In stark contrast to the airport area, realty sector in other parts of the tricity is struggling with price corrections and low demand. Kulwant Singh, president of Confederation of Real Estate Developers’ Association, Punjab, and managing director, JLPL, says, “The impact of the international airport is positive on both the housing and commercial segments in locations adjacent to the airport in Mohali. While in most parts of the tricity, there has been a big slump in the realty sector, here price appreciation started with the announcement of international flights. Though demonetisation halted the price rise, there is again a consistent increase in demand and prices. In the near future we will see a rise in the number of hospitality and residential projects in the area.”
For some though, the airport is yet to deliver the expected dividends. D S Benipal, former chairman of Mohali Property Consultant Association, says, “The demand for housing and commercial spaces in the area will pick up only when they start international flights to Canada, Australia and England. NRI investors from these countries can boost realty investments here. At present, the NRI visitor, taking flight either from Amritsar or Delhi, is not fully aware about the realty potential and developments in the area.”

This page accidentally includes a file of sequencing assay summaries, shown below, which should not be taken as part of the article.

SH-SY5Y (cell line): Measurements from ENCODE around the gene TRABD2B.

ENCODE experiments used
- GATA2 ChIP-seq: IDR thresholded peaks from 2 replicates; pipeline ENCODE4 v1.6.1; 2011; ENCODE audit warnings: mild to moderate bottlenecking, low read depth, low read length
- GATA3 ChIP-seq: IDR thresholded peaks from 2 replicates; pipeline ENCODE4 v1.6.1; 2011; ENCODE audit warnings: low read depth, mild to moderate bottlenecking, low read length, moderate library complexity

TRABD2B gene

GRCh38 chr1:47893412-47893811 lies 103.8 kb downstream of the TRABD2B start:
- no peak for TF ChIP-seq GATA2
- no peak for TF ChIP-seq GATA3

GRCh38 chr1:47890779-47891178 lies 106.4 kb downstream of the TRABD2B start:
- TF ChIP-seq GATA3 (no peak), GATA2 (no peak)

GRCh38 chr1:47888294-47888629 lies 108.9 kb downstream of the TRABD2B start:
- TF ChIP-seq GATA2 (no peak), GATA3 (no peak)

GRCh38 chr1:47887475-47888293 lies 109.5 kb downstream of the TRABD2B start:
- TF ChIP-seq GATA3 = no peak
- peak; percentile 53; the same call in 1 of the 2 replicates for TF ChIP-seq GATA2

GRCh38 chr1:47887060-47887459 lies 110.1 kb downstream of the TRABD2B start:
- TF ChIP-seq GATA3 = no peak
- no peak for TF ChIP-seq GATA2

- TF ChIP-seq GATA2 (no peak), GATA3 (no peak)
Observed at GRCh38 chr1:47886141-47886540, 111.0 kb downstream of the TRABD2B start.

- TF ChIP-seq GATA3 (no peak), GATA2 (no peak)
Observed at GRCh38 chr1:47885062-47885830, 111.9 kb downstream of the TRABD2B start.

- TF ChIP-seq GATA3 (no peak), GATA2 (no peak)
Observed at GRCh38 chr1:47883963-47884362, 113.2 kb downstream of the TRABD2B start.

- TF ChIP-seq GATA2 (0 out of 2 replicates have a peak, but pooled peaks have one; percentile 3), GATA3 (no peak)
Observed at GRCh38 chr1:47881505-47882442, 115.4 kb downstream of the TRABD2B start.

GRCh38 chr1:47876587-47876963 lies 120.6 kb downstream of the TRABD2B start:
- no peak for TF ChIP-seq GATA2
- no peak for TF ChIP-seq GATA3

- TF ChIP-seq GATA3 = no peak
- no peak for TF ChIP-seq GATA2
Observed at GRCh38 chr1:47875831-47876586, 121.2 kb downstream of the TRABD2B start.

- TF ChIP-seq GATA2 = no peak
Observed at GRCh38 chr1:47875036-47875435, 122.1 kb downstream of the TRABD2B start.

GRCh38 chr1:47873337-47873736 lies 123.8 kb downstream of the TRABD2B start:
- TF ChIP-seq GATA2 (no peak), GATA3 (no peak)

Shot for medical tourism
Sandeep Dogra, senior vice president at Max Super Specialty Hospital, Mohali, is hopeful that a fully operational international airport will boost medical tourism in the tricity. Many Punjabis have migrated abroad but they prefer the health services offered at home. He said once the airport starts offering more destinations overseas, NRIs will be able to get tests or treatments done in Mohali and fly home the same day or a day later. This will save them the cost of treatment abroad.
What they say